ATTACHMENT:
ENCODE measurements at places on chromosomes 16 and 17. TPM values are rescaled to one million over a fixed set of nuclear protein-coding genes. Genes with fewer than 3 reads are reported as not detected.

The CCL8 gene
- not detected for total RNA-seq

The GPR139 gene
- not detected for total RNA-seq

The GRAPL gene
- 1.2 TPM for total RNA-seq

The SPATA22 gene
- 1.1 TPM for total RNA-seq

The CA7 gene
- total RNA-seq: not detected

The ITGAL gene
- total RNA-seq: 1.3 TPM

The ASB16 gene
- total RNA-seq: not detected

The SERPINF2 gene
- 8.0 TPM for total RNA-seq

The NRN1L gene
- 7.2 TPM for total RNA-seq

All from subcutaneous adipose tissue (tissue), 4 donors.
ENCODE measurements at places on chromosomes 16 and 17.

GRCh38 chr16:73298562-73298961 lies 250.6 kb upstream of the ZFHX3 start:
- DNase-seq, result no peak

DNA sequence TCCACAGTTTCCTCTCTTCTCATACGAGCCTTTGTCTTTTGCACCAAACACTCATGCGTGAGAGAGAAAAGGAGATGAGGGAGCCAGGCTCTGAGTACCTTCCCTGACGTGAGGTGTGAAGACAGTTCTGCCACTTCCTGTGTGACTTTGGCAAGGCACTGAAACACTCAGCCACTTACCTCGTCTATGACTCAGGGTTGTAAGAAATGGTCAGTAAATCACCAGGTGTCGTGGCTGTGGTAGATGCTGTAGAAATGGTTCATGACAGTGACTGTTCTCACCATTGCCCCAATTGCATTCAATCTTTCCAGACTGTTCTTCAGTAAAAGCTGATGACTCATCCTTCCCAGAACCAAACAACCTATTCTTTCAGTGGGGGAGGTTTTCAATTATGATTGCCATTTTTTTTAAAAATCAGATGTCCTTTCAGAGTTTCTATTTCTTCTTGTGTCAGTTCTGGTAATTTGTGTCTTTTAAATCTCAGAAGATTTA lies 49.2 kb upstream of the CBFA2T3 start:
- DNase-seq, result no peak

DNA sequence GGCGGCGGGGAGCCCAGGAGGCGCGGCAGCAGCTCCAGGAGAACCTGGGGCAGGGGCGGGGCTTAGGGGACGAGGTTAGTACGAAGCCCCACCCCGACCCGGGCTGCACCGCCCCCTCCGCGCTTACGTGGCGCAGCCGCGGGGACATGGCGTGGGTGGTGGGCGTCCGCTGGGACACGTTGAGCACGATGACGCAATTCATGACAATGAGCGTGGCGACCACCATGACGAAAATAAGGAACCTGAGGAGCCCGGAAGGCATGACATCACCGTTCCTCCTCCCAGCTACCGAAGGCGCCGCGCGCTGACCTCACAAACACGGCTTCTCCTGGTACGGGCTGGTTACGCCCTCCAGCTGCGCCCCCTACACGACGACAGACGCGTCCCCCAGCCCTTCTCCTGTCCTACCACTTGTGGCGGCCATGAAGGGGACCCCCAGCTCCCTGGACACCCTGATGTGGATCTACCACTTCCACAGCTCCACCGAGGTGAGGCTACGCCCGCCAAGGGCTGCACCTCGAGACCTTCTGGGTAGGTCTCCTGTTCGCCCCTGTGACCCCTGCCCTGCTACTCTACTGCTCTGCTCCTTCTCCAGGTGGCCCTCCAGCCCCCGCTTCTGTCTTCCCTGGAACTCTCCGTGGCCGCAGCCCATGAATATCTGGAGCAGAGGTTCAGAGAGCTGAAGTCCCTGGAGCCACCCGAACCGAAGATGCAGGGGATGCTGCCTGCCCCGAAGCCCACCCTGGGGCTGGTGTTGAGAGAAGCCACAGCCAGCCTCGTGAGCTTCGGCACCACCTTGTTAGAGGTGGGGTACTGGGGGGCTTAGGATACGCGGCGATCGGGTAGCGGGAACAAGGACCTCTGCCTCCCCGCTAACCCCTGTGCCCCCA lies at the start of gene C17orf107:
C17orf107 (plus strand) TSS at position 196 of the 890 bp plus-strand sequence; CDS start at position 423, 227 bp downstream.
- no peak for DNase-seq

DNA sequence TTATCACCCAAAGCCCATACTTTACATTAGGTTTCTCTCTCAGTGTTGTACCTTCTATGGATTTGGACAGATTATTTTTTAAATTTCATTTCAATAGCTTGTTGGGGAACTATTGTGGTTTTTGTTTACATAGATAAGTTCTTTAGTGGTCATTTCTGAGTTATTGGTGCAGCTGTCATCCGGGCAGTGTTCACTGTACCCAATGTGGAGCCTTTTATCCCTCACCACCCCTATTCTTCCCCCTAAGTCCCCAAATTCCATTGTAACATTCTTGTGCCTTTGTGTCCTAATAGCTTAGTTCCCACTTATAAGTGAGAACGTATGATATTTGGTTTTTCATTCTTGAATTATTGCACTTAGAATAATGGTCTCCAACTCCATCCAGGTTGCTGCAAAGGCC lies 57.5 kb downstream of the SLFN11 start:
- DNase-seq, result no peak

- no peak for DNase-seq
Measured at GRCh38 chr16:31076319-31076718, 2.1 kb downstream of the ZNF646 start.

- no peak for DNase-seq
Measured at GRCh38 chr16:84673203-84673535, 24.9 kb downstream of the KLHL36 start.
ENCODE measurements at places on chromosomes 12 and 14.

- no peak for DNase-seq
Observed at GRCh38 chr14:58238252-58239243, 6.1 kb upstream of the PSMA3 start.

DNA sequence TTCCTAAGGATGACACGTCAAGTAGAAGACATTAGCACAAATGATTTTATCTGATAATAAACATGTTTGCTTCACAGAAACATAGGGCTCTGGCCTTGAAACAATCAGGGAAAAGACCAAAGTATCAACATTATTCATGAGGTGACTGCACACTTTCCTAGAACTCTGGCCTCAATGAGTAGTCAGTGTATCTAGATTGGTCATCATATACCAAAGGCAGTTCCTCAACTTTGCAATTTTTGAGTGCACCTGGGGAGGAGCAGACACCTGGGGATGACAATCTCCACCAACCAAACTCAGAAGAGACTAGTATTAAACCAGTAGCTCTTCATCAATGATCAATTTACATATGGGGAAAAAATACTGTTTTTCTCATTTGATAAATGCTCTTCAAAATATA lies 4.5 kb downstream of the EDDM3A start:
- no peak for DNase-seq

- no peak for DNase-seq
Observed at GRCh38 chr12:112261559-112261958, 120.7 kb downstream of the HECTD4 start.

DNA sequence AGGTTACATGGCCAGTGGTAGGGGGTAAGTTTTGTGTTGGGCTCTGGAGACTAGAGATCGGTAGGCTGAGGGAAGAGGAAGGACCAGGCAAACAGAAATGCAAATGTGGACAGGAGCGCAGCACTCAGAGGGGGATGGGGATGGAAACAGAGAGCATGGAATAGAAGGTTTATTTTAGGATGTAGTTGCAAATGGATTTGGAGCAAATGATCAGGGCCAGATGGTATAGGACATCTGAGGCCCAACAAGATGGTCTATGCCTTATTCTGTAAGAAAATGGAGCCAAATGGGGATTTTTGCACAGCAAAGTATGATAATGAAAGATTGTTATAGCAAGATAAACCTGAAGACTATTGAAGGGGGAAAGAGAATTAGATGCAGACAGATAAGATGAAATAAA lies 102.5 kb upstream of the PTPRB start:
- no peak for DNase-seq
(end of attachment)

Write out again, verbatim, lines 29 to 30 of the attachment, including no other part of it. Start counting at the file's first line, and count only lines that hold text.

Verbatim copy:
DNA sequence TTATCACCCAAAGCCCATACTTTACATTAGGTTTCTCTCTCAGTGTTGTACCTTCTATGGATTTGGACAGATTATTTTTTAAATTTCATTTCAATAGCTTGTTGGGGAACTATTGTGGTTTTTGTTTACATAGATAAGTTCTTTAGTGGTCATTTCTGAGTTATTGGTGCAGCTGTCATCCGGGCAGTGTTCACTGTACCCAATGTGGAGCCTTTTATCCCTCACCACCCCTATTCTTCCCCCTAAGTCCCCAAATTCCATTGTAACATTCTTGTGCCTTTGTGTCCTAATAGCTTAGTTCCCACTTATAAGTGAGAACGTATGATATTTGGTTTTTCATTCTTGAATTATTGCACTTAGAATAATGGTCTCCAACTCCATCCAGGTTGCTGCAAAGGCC lies 57.5 kb downstream of the SLFN11 start:
- DNase-seq, result no peak